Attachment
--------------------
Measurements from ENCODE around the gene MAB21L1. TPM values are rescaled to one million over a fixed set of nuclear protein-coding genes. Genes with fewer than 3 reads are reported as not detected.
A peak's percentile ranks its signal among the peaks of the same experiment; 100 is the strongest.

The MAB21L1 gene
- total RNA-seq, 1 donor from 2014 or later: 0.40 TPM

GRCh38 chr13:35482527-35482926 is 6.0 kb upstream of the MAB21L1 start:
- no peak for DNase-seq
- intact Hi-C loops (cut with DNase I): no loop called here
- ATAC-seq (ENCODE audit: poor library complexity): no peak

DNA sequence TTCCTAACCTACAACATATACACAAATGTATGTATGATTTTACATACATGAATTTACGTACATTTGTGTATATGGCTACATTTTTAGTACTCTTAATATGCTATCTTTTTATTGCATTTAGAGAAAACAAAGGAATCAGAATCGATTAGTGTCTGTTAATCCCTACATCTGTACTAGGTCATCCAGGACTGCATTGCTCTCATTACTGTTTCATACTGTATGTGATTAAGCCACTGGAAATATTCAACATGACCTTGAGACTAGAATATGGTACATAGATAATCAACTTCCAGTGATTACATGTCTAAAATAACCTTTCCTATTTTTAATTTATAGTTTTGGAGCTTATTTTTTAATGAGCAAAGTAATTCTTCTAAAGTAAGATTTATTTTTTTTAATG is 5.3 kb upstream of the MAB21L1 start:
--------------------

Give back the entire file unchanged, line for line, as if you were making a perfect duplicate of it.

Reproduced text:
Measurements from ENCODE around the gene MAB21L1. TPM values are rescaled to one million over a fixed set of nuclear protein-coding genes. Genes with fewer than 3 reads are reported as not detected.
A peak's percentile ranks its signal among the peaks of the same experiment; 100 is the strongest.

The MAB21L1 gene
- total RNA-seq, 1 donor from 2014 or later: 0.40 TPM

GRCh38 chr13:35482527-35482926 is 6.0 kb upstream of the MAB21L1 start:
- no peak for DNase-seq
- intact Hi-C loops (cut with DNase I): no loop called here
- ATAC-seq (ENCODE audit: poor library complexity): no peak

DNA sequence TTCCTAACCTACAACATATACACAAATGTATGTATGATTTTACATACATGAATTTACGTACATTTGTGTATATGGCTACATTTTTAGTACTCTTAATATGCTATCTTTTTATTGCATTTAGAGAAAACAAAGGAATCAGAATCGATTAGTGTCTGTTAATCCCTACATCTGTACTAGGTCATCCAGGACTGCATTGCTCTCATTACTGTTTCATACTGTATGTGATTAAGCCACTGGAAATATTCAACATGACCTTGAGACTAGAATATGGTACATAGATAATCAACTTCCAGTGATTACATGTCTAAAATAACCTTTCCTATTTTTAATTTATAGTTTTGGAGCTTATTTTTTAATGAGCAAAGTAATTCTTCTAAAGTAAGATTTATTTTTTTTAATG is 5.3 kb upstream of the MAB21L1 start: